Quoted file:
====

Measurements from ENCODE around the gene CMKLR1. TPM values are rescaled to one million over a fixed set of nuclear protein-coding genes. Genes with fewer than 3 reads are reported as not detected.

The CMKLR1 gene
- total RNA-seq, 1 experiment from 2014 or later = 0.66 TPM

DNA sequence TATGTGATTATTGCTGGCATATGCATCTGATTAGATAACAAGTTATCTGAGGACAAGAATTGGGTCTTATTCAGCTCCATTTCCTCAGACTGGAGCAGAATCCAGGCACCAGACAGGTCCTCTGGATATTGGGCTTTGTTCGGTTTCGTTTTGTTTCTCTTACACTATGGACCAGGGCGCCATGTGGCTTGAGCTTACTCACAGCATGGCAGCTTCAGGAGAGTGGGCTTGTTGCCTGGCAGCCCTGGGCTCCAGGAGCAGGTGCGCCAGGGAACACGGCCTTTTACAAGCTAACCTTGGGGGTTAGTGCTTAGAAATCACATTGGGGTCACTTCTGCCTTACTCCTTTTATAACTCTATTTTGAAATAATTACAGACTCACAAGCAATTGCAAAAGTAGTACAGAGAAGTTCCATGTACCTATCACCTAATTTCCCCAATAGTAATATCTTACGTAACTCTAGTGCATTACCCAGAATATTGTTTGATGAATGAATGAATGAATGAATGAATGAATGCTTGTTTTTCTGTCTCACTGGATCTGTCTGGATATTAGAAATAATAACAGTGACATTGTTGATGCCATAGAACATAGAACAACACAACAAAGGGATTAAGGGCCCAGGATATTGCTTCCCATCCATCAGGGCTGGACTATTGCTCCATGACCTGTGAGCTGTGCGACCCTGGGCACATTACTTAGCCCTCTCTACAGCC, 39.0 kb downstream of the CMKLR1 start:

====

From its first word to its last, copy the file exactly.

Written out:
Measurements from ENCODE around the gene CMKLR1. TPM values are rescaled to one million over a fixed set of nuclear protein-coding genes. Genes with fewer than 3 reads are reported as not detected.

The CMKLR1 gene
- total RNA-seq, 1 experiment from 2014 or later = 0.66 TPM

DNA sequence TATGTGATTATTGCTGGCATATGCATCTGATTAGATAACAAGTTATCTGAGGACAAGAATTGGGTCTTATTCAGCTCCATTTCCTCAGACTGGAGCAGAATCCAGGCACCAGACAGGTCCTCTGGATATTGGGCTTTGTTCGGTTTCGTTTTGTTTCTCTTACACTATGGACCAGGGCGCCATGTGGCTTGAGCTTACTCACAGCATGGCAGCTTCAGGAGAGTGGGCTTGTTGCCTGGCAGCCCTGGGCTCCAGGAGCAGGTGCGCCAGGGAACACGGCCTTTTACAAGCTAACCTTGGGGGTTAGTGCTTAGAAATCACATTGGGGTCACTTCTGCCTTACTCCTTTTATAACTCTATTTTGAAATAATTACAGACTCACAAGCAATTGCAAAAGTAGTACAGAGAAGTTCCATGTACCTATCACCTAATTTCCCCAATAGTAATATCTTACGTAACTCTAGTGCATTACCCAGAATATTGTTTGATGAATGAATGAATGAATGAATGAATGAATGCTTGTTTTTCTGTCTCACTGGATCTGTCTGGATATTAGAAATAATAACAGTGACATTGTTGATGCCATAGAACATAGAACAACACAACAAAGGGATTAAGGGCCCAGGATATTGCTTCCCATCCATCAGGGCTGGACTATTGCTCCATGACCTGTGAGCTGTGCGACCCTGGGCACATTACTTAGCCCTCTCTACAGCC, 39.0 kb downstream of the CMKLR1 start: